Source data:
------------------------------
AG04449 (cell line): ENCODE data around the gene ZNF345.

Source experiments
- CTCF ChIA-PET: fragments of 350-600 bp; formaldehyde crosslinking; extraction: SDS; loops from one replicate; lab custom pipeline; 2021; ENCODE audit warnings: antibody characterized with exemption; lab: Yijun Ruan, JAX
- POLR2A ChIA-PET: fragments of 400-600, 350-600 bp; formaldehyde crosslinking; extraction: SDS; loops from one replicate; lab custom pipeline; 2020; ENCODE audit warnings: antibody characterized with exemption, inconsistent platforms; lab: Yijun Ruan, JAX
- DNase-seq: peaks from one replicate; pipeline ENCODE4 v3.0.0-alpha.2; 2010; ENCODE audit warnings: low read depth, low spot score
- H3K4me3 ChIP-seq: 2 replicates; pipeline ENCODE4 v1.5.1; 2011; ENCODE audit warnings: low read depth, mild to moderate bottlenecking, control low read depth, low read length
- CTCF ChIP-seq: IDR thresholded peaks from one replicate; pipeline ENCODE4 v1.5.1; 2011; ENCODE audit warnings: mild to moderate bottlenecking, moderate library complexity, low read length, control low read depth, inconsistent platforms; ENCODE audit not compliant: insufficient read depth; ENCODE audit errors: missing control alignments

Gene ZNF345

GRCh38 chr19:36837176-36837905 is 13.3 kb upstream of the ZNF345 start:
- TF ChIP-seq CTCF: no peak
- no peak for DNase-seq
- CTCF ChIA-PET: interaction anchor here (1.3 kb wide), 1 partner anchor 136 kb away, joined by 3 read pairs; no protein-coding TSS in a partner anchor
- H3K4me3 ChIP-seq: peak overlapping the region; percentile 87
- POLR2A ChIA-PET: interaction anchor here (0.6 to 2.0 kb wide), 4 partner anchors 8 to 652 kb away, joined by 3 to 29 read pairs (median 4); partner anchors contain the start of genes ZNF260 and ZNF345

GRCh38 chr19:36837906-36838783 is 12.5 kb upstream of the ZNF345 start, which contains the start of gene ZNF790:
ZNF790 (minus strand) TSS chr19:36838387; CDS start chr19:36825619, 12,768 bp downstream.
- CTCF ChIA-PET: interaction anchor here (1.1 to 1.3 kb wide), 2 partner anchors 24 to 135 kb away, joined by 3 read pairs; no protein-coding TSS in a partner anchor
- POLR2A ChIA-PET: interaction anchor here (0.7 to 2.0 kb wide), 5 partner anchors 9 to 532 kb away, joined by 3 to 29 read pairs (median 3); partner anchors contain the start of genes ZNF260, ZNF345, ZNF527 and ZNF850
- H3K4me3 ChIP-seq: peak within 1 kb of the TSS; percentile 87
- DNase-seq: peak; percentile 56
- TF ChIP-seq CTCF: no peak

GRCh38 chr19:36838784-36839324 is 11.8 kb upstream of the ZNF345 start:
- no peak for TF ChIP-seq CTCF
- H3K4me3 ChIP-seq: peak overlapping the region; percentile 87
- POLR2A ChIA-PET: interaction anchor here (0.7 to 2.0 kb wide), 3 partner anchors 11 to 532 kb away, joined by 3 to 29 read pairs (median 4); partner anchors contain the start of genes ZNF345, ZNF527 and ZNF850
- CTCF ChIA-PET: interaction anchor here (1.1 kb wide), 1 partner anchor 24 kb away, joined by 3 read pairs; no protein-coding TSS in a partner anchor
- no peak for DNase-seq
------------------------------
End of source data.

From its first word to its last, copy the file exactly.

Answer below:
AG04449 (cell line): ENCODE data around the gene ZNF345.

Source experiments
- CTCF ChIA-PET: fragments of 350-600 bp; formaldehyde crosslinking; extraction: SDS; loops from one replicate; lab custom pipeline; 2021; ENCODE audit warnings: antibody characterized with exemption; lab: Yijun Ruan, JAX
- POLR2A ChIA-PET: fragments of 400-600, 350-600 bp; formaldehyde crosslinking; extraction: SDS; loops from one replicate; lab custom pipeline; 2020; ENCODE audit warnings: antibody characterized with exemption, inconsistent platforms; lab: Yijun Ruan, JAX
- DNase-seq: peaks from one replicate; pipeline ENCODE4 v3.0.0-alpha.2; 2010; ENCODE audit warnings: low read depth, low spot score
- H3K4me3 ChIP-seq: 2 replicates; pipeline ENCODE4 v1.5.1; 2011; ENCODE audit warnings: low read depth, mild to moderate bottlenecking, control low read depth, low read length
- CTCF ChIP-seq: IDR thresholded peaks from one replicate; pipeline ENCODE4 v1.5.1; 2011; ENCODE audit warnings: mild to moderate bottlenecking, moderate library complexity, low read length, control low read depth, inconsistent platforms; ENCODE audit not compliant: insufficient read depth; ENCODE audit errors: missing control alignments

Gene ZNF345

GRCh38 chr19:36837176-36837905 is 13.3 kb upstream of the ZNF345 start:
- TF ChIP-seq CTCF: no peak
- no peak for DNase-seq
- CTCF ChIA-PET: interaction anchor here (1.3 kb wide), 1 partner anchor 136 kb away, joined by 3 read pairs; no protein-coding TSS in a partner anchor
- H3K4me3 ChIP-seq: peak overlapping the region; percentile 87
- POLR2A ChIA-PET: interaction anchor here (0.6 to 2.0 kb wide), 4 partner anchors 8 to 652 kb away, joined by 3 to 29 read pairs (median 4); partner anchors contain the start of genes ZNF260 and ZNF345

GRCh38 chr19:36837906-36838783 is 12.5 kb upstream of the ZNF345 start, which contains the start of gene ZNF790:
ZNF790 (minus strand) TSS chr19:36838387; CDS start chr19:36825619, 12,768 bp downstream.
- CTCF ChIA-PET: interaction anchor here (1.1 to 1.3 kb wide), 2 partner anchors 24 to 135 kb away, joined by 3 read pairs; no protein-coding TSS in a partner anchor
- POLR2A ChIA-PET: interaction anchor here (0.7 to 2.0 kb wide), 5 partner anchors 9 to 532 kb away, joined by 3 to 29 read pairs (median 3); partner anchors contain the start of genes ZNF260, ZNF345, ZNF527 and ZNF850
- H3K4me3 ChIP-seq: peak within 1 kb of the TSS; percentile 87
- DNase-seq: peak; percentile 56
- TF ChIP-seq CTCF: no peak

GRCh38 chr19:36838784-36839324 is 11.8 kb upstream of the ZNF345 start:
- no peak for TF ChIP-seq CTCF
- H3K4me3 ChIP-seq: peak overlapping the region; percentile 87
- POLR2A ChIA-PET: interaction anchor here (0.7 to 2.0 kb wide), 3 partner anchors 11 to 532 kb away, joined by 3 to 29 read pairs (median 4); partner anchors contain the start of genes ZNF345, ZNF527 and ZNF850
- CTCF ChIA-PET: interaction anchor here (1.1 kb wide), 1 partner anchor 24 kb away, joined by 3 read pairs; no protein-coding TSS in a partner anchor
- no peak for DNase-seq